In December 2017, agreement seemed near on a joint United Kingdom–European Union statement that reaffirmed the commitment of both entities to respect the Good Friday Agreement, called for “regulatory alignment” between British and European laws, and promised a “soft” border between two parts of Ireland while continuing to give Northern Ireland full access to the United Kingdom market. Whether the last two commitments were compatible with each other was perhaps questionable, but the question became an academic one when at the last minute the DUP, which holds the balance of power at Westminster, prevented Parliament from endorsing the agreement.

A month later, in January 2018, a public opinion poll in the 26-county state asked voters to choose between two evils: following the United Kingdom out of Europe by having its own “Irexit” or accepting a “hard” border between north and south. The response was overwhelming: 78 per cent would sacrifice the “soft” border with the north in order to stay in the European Union, 10 per cent would not and 12 per cent were undecided..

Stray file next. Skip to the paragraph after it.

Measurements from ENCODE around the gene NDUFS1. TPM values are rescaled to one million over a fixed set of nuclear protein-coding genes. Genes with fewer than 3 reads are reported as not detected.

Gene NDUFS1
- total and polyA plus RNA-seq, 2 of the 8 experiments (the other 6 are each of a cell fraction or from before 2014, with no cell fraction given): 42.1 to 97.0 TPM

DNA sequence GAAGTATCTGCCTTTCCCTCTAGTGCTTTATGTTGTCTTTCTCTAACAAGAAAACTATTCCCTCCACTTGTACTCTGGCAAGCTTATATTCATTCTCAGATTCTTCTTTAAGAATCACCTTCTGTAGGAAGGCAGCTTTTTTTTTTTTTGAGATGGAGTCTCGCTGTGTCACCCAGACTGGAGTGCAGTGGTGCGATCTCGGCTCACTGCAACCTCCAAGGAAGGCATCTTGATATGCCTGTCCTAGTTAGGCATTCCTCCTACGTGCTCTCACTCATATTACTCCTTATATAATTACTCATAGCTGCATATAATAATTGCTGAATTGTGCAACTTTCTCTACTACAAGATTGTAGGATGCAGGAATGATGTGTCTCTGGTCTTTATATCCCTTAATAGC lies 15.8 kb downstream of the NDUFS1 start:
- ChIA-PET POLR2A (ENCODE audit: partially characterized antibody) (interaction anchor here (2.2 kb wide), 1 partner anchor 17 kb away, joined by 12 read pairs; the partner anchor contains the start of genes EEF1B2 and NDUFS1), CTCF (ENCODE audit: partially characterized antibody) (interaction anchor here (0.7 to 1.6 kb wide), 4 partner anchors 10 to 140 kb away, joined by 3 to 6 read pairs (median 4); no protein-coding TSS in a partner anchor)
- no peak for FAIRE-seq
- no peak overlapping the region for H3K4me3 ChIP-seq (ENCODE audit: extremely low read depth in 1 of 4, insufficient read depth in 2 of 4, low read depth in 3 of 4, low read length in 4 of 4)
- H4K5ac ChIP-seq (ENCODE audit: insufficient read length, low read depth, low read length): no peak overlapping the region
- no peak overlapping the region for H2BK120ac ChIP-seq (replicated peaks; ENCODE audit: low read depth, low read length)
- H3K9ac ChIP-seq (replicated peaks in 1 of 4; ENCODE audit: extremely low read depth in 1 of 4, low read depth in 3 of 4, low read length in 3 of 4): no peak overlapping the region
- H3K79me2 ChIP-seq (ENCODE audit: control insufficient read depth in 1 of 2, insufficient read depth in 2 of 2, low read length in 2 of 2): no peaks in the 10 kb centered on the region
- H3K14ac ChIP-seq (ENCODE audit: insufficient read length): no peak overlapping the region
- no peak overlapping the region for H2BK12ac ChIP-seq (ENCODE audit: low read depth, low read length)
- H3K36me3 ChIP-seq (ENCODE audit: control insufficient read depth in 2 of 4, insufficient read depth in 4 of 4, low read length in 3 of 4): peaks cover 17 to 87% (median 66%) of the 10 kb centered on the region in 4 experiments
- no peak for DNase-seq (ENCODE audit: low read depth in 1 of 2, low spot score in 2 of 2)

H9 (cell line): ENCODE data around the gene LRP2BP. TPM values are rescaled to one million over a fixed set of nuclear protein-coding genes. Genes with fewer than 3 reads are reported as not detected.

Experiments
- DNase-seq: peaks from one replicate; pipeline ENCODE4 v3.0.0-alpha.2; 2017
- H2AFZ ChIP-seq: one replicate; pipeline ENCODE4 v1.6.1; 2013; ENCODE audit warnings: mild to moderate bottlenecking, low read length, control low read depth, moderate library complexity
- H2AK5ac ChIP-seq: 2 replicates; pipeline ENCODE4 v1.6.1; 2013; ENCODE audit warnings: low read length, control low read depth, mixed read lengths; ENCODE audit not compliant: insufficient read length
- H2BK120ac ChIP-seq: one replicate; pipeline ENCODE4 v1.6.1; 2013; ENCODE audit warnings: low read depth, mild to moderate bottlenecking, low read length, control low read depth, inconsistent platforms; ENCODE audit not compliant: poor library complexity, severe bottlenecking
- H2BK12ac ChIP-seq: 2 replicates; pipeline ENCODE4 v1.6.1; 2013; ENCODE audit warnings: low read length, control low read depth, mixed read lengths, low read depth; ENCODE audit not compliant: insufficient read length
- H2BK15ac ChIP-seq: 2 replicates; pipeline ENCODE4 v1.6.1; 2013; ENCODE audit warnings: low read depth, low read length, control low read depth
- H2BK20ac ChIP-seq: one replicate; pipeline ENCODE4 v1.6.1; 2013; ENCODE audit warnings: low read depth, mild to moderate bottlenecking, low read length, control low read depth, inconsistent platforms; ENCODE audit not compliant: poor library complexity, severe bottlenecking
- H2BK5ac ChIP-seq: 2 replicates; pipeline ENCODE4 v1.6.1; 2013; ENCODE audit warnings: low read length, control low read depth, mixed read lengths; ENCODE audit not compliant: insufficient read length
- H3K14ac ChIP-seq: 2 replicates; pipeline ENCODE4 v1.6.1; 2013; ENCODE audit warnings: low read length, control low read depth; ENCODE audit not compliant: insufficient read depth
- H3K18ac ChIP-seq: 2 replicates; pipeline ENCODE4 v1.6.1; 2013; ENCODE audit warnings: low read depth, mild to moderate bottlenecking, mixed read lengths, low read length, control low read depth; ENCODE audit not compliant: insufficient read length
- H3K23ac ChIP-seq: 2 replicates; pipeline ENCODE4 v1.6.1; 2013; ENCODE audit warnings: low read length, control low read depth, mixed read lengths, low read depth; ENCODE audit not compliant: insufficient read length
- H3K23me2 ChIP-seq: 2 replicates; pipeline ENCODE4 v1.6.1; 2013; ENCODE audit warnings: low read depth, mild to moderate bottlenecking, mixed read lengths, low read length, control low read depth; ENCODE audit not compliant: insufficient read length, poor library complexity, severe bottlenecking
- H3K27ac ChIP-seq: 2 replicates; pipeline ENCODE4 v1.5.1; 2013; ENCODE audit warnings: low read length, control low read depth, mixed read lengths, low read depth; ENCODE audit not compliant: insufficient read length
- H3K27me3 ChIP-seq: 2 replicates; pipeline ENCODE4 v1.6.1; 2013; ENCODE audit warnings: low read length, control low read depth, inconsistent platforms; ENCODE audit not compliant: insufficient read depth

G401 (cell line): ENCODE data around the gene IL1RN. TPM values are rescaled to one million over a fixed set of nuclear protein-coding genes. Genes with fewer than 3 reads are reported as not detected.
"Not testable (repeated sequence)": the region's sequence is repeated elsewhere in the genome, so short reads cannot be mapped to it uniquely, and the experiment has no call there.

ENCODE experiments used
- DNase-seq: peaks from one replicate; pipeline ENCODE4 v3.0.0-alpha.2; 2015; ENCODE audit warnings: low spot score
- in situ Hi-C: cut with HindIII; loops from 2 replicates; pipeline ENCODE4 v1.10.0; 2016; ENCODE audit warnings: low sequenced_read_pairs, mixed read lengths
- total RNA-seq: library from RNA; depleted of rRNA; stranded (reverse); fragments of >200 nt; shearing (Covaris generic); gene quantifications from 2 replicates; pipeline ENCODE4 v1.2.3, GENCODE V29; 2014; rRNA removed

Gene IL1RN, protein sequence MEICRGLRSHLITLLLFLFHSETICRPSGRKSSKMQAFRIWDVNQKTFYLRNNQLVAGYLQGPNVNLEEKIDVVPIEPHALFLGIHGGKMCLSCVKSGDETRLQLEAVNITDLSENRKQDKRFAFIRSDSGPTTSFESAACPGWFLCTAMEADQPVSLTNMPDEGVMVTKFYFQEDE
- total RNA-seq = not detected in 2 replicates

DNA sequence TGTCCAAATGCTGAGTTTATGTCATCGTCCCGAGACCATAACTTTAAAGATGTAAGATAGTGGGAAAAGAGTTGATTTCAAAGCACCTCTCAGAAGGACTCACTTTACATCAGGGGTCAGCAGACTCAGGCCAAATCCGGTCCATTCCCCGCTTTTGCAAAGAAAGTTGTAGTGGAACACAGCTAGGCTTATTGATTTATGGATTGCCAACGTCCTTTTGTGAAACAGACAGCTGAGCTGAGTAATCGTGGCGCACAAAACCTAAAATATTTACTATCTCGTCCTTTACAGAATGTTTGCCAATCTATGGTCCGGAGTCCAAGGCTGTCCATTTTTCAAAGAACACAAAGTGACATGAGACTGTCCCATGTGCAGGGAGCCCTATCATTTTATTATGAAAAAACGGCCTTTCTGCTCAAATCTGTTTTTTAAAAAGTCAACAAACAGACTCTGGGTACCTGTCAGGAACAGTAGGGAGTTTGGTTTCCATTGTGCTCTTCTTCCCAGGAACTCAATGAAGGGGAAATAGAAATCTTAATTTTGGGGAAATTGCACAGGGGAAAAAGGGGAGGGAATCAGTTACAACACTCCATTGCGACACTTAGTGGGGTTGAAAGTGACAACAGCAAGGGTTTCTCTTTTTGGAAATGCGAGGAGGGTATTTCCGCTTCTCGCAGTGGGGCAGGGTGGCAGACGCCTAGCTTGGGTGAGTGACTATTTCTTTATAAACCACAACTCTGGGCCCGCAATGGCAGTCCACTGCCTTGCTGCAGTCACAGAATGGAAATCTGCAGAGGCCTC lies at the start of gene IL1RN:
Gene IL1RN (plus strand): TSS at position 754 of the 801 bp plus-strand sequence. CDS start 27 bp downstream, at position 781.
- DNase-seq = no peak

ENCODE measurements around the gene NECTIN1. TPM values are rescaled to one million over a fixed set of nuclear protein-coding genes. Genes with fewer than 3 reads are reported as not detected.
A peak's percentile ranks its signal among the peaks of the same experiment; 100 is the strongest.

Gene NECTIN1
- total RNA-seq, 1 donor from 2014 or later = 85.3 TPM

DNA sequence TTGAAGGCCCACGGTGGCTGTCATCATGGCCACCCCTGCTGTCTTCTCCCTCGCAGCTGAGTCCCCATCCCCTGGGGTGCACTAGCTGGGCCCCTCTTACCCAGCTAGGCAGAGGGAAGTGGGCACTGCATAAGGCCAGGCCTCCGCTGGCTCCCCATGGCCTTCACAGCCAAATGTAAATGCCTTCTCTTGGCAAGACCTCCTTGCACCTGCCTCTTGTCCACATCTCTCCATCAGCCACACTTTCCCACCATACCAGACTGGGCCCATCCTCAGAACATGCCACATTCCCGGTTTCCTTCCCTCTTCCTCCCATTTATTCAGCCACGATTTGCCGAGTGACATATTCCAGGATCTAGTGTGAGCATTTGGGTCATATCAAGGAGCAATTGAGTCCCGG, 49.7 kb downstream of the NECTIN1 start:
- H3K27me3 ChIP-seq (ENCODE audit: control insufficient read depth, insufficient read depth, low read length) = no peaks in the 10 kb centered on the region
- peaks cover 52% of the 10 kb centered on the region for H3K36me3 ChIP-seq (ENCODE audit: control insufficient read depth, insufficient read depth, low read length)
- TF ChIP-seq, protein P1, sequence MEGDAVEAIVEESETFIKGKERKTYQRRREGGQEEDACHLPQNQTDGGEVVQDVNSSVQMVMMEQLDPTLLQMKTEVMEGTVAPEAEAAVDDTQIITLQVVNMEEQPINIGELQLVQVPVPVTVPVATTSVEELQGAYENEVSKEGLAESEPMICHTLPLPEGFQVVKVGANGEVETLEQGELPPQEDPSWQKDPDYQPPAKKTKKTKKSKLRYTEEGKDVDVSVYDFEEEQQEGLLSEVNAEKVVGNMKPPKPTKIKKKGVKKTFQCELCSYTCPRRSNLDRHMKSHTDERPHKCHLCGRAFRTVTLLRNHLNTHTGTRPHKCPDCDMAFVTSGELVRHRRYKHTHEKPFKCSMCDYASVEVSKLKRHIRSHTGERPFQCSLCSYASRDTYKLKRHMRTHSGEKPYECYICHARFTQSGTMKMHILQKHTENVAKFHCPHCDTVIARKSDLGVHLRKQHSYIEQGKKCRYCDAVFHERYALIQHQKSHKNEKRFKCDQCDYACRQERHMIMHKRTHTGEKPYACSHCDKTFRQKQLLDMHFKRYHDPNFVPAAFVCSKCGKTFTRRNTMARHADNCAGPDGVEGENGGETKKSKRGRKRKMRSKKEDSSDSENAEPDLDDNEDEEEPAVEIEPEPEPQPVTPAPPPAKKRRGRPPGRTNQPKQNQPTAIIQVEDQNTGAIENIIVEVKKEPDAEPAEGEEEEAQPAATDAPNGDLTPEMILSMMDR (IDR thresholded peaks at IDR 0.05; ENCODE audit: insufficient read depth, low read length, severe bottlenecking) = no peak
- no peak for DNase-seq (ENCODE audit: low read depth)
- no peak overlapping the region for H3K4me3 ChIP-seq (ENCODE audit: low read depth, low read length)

It is possible, however, that the choice will not have to be made. To the chagrin and apparent surprise of the British, the European Union and its principal member states are sympathetic to Ireland’s dilemma and are insisting on the preservation of a “soft” border as part of any Brexit agreement. For the British government this is bad news, because a “soft” border means that Ireland could be a back door for unwanted immigrants to enter the United Kingdom. The only way to prevent this would be to harden the border between Northern Ireland and Great Britain, which would be unthinkable for a British government that depends on the half-dozen DUP members of Parliament to stay in office. On March 19 Prime Minister May reluctantly conceded that the text of the draft withdrawal agreement would include the so-called “backstop,” or a pledge that Northern Ireland would remain under EU rules whether or not Brexit takes place. A legally binding plan to this effect, including the promise of a “soft” border, will be worked out through negotiations in Brussels.

The proclamation that Patrick Pearse read on the steps of the Dublin post office during the Easter Rising of 1916 referred to “gallant allies in Europe” who were allegedly supporting the Irish struggle for freedom. At the time it was written this reference was, to say the very least, an exaggeration. Today it seems that the “gallant allies” may at last be giving Ireland some real support.


1 A Century after the Rising, Ireland is Deadlocked, Inroads, Summer/Fall 2016, pp. 18–21.